When I relax into my knitting mode and allow my mind to wander aimlessly, it frequently begins to wonder about the origin of all things knitting. Today, it speculated on the origin of the word knitting. And as is frequently the case, I made up stories. This time about people in ancient cultures. So, after putting my needlework aside I turned to today’s doorway into the past—my computer. What did I discover?
Recorded usage for the words knit or knitting date back to the 14th century. Then they referred to a fastening with rope or thread, to tie into a knot. In Middle English they meant unity; a bond or unifying force; interconnection; a relationship.
It was from 1711 that a definition more closely related to today’s usage was found; the act of weaving a continuous thread of loops or knots. But I’m fascinated by the fact that the term knitting needle dates from the 1590s.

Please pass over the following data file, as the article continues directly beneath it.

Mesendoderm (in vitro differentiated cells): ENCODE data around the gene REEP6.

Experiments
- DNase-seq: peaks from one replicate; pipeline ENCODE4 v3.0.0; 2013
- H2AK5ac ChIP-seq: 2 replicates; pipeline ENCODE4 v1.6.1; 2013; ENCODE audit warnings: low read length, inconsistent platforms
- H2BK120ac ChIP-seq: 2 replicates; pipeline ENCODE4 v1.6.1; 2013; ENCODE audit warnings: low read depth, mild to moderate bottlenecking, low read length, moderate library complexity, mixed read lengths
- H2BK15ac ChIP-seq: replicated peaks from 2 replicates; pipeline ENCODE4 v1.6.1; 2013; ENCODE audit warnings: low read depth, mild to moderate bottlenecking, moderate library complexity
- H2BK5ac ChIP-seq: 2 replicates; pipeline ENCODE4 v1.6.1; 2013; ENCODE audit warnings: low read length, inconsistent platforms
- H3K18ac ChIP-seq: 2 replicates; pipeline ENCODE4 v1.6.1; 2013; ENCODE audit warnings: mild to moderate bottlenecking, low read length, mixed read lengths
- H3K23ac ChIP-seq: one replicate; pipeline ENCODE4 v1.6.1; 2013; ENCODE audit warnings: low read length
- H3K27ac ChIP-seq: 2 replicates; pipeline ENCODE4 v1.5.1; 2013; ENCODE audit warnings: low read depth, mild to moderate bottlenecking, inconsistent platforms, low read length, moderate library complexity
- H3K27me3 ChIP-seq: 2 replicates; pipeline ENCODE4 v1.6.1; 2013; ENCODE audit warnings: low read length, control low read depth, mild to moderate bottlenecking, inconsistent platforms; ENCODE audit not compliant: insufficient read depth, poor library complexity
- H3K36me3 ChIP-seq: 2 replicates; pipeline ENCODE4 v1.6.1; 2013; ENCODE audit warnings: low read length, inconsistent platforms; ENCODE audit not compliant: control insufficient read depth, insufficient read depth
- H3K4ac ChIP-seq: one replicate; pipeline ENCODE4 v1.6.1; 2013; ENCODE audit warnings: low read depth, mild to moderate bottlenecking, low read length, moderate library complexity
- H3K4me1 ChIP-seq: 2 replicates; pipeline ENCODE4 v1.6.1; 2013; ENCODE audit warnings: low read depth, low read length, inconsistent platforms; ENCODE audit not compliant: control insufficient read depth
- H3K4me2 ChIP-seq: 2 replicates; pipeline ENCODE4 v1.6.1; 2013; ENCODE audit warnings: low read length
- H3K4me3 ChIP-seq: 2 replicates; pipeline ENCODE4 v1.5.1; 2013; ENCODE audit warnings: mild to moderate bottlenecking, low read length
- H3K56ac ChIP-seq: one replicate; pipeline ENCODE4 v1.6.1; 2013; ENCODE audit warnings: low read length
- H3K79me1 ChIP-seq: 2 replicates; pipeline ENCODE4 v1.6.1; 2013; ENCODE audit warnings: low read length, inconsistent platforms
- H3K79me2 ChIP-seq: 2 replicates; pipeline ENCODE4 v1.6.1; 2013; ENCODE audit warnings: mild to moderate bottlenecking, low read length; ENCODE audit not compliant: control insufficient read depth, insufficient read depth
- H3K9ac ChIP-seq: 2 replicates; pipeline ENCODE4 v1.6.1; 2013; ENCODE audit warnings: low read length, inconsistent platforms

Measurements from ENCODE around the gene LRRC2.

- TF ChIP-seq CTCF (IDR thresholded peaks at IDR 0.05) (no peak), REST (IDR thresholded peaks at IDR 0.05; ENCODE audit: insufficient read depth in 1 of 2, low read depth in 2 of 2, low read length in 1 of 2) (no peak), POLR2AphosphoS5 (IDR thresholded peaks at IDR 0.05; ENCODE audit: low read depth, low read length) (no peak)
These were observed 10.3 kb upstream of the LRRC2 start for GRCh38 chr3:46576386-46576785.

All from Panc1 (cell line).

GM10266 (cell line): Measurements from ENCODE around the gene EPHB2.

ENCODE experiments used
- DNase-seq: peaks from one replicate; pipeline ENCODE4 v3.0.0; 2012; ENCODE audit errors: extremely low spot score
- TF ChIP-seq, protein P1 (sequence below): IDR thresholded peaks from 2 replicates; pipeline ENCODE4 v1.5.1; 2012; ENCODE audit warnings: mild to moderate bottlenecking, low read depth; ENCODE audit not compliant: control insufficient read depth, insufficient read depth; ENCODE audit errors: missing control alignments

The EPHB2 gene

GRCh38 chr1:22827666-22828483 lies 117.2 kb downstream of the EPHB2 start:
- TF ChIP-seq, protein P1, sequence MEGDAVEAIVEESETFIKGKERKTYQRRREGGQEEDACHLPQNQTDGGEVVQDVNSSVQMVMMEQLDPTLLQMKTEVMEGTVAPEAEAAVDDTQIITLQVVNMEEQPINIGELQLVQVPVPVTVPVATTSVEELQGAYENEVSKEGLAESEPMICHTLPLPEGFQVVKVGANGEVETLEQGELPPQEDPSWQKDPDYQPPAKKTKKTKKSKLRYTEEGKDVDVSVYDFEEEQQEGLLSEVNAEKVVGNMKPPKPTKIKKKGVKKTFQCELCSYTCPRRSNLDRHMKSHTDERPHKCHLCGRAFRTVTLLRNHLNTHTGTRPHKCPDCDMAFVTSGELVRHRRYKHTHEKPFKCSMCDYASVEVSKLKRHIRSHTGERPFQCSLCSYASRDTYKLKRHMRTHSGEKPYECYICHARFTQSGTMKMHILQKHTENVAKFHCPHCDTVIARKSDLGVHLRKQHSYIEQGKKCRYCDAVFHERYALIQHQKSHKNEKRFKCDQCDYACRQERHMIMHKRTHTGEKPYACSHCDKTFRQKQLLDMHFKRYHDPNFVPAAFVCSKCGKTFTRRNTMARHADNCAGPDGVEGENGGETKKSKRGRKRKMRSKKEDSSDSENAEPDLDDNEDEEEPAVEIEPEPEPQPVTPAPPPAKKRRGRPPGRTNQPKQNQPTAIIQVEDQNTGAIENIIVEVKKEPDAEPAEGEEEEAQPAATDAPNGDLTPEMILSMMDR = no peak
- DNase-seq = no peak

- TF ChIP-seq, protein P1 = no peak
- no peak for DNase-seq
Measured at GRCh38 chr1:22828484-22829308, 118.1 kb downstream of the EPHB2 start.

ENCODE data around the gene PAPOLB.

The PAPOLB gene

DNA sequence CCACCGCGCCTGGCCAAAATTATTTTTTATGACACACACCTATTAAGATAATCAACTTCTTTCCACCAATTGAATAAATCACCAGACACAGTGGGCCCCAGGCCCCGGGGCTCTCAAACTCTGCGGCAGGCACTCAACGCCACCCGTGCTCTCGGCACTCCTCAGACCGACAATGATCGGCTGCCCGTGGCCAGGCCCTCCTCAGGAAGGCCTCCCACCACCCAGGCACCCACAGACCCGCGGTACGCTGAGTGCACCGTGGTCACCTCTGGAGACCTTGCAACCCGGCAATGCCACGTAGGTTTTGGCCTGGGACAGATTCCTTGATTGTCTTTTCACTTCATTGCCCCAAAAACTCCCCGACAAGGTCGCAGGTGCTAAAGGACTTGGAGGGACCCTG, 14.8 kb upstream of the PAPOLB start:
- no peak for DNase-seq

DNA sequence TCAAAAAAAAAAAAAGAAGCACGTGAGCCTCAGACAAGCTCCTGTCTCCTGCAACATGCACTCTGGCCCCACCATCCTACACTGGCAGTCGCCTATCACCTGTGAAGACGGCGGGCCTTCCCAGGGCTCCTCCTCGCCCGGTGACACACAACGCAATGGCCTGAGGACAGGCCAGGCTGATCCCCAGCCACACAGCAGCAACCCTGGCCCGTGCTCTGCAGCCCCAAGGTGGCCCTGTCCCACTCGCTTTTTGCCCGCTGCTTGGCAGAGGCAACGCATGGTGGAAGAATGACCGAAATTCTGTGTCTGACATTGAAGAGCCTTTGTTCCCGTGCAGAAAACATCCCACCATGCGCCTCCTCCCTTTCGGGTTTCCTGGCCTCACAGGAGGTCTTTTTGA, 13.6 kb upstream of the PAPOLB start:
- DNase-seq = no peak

Of all the ways in which the words knit and knitting have been used, I’m most taken by those in Middle English. Because they certainly match the social dynamic that permeates today’s vast knitting community from little groups gathering at a local yarn shop to world-wide initiatives like Knitting for Peace (knitforpeace.org.uk). I marvel at the many ways in which the act of knitting has improved people’s lives and am grateful that knitters around the globe share its health benefits.
I think we should add another definition to history’s list. To knit is to heal.